PEORIA, Ill. (WMBD) — Governor JB Pritzker announced his Smart Start Illinois Plan during his State of the State Address on Wednesday, Feb. 15.

“Smart Start is comprised of four elements: Pre-K, child care, early intervention, and home visiting. It also makes our existing programs more equitable giving moderate-income families greater access to quality programs, and investing in an early childhood workforce made up largely of women and people of color,” said Gov. Pritzker.

The plan is made up of four steps:

  • Provide every Illinois child with access to preschool
  • Increase funding to childcare providers to raise wages and quality
  • Invest in new early childhood facilities and expand existing locations
  • Reach more valuable families with early support and resources

The Smart Start program would invest $250 million in early childhood education and care.

$75 million would be allocated to the Early Childhood Block Grant Program, which would allow preschool access to every three and four-year-old in Illinois. This would create about 20,000 new Pre-K spots.

About $130 million would be placed into the Child Care Workforce Compensation Contracts. This will give childcare workers a raise.

Early intervention will also be another point of investment, standing at $40 million. Early intervention would “Support the essential state program that gives infants and toddlers birth to age three with developmental delays, autism, or other diagnosed medical conditions the services they need, including for speech and language challenges and occupational and physical therapies,” said Gov. Pritzker.

Lastly, $5 million would be invested in expanding DHS’ Home Visiting Program. This program will help families by improving child and maternal health, preventing child abuse and neglect, preventing crime and domestic violence, and promoting children’s development and readiness to participate in school.

“This is the foundation of our whole education system, is making sure that children in a very early age are ready to go into kindergarten and first grade, and to do that you’ve got to have a robust program of early childhood education,” said State Senator Dave Koehler.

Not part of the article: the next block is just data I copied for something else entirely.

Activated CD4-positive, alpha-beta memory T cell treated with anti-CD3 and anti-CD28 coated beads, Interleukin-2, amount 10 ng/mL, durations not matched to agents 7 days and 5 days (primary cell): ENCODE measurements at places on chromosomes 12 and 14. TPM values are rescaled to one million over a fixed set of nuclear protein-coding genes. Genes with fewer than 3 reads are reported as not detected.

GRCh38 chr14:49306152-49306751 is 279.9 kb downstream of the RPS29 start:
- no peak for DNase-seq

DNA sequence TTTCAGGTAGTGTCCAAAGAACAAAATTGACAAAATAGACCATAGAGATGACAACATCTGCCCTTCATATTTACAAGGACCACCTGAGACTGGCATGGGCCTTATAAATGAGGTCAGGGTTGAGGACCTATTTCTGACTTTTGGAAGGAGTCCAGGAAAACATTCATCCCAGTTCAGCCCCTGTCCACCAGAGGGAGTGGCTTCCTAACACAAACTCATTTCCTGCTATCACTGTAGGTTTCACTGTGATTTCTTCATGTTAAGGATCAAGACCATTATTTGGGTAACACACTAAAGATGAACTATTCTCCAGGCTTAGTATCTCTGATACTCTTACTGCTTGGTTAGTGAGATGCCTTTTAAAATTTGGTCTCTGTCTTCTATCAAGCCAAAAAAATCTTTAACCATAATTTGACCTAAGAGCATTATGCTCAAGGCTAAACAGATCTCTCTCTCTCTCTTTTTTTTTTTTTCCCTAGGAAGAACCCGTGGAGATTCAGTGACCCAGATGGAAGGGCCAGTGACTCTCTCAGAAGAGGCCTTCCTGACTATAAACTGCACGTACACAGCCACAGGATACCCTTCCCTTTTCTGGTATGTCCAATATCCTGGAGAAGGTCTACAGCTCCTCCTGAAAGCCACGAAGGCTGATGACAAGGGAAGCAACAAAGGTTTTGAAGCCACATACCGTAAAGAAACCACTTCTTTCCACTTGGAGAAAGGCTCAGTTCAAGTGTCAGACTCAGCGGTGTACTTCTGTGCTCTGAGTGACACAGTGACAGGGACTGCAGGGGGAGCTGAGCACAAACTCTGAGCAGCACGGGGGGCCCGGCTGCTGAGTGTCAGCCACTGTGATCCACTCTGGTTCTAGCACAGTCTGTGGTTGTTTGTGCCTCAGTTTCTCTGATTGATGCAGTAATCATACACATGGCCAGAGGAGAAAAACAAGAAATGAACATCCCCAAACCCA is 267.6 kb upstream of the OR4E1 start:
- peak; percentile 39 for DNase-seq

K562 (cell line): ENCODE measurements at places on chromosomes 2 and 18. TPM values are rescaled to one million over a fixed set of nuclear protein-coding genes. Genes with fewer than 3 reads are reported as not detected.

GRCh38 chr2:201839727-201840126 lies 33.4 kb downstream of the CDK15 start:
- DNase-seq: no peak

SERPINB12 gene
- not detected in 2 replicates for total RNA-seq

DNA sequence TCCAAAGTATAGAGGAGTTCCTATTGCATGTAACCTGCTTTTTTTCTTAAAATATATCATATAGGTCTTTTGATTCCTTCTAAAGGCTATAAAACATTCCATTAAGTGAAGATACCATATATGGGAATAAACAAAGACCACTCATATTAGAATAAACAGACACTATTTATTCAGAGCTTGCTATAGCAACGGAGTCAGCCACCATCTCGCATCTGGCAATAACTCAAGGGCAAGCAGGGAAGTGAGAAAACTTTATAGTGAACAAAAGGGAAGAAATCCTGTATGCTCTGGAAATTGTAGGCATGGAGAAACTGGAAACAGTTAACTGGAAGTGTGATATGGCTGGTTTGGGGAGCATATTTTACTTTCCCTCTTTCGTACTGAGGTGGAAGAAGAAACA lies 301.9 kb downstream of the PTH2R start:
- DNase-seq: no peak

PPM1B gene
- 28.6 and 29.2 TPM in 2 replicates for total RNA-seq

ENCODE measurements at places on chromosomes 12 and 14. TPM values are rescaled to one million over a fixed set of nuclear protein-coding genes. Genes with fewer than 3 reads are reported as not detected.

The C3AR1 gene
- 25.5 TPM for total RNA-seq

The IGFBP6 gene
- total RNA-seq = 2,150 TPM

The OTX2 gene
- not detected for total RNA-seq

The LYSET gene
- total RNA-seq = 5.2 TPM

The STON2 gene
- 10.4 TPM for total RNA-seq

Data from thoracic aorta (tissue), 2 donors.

Another $100 million would go towards the Rebuild Illinois investment, getting rid of early childhood education deserts in Illinois. This will also provide more options for working families, or families looking for work.

“This program will be the beginning of the end of early childhood deserts in Illinois,” said Gov. Pritzker.

Additional investments in early education would include $70 million for the Child Care Assistance Program or CCAP, which is a program initially started in 2021.

“Although we provide child care assistance for parents who already have jobs, we’ve never before provided child care for someone who is unemployed but looking for a job,” said Pritzker. “We initiated a program that provides three months of child care for unemployed parents who are engaged in a job search or a job training program in preparation for a new job.”

Leaders at early childhood education programs in Peoria hope this budget comes to fruition, because of the impact it may have on their work.

“It’ll allow us to hire more and also to retain them because that has been the biggest problem that all the early childhood centers have. They cannot retain them [employees] due to their hours, and how much they’re making,” said Lori Flores, the director, and owner of 123 You ‘N Me.

Although it may seem like a golden plan, there are members on the other side of the aisle who have other ideas.

“Illinois is a state is facing a fiscal cliff and we’ve seen an unprecedented windfall of additional revenue from the federal government, which is coming to an end. And we still have the worst bond rating of any state in the country,” said Illinois State Senator Win Stoller.

Stoller said an increase in the budget would only bring higher taxes in the future. “It increases base spending, $2.75 billion. And that’s coming at a time when he is he is projecting that revenues are going to decrease just this next year by $1.6 billion.”